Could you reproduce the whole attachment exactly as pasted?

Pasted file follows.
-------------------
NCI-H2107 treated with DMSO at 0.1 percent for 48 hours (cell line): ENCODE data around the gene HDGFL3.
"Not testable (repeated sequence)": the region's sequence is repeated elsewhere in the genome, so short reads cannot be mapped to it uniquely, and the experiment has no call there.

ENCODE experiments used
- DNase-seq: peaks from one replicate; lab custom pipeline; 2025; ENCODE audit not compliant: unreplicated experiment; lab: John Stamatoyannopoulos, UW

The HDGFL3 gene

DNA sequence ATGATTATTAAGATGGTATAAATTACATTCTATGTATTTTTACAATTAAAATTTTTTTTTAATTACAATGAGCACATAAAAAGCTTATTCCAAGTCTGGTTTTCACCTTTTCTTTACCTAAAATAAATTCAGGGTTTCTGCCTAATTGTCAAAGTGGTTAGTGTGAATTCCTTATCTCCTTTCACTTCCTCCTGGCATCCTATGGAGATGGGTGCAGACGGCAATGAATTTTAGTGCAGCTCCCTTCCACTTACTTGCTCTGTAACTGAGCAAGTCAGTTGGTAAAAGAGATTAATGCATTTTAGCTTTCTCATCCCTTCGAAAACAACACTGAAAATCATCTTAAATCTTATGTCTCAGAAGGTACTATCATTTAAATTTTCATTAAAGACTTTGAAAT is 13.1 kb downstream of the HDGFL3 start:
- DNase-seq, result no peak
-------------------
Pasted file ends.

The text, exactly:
NCI-H2107 treated with DMSO at 0.1 percent for 48 hours (cell line): ENCODE data around the gene HDGFL3.
"Not testable (repeated sequence)": the region's sequence is repeated elsewhere in the genome, so short reads cannot be mapped to it uniquely, and the experiment has no call there.

ENCODE experiments used
- DNase-seq: peaks from one replicate; lab custom pipeline; 2025; ENCODE audit not compliant: unreplicated experiment; lab: John Stamatoyannopoulos, UW

The HDGFL3 gene

DNA sequence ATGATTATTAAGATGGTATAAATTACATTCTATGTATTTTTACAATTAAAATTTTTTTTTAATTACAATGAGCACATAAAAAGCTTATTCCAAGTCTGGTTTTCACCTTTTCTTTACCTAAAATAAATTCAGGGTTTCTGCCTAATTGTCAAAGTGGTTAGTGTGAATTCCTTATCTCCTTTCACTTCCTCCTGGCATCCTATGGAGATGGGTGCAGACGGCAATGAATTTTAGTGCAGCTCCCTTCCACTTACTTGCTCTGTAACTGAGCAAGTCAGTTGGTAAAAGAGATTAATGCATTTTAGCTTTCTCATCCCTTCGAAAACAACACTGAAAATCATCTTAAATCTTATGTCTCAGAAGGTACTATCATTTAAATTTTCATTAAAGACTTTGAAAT is 13.1 kb downstream of the HDGFL3 start:
- DNase-seq, result no peak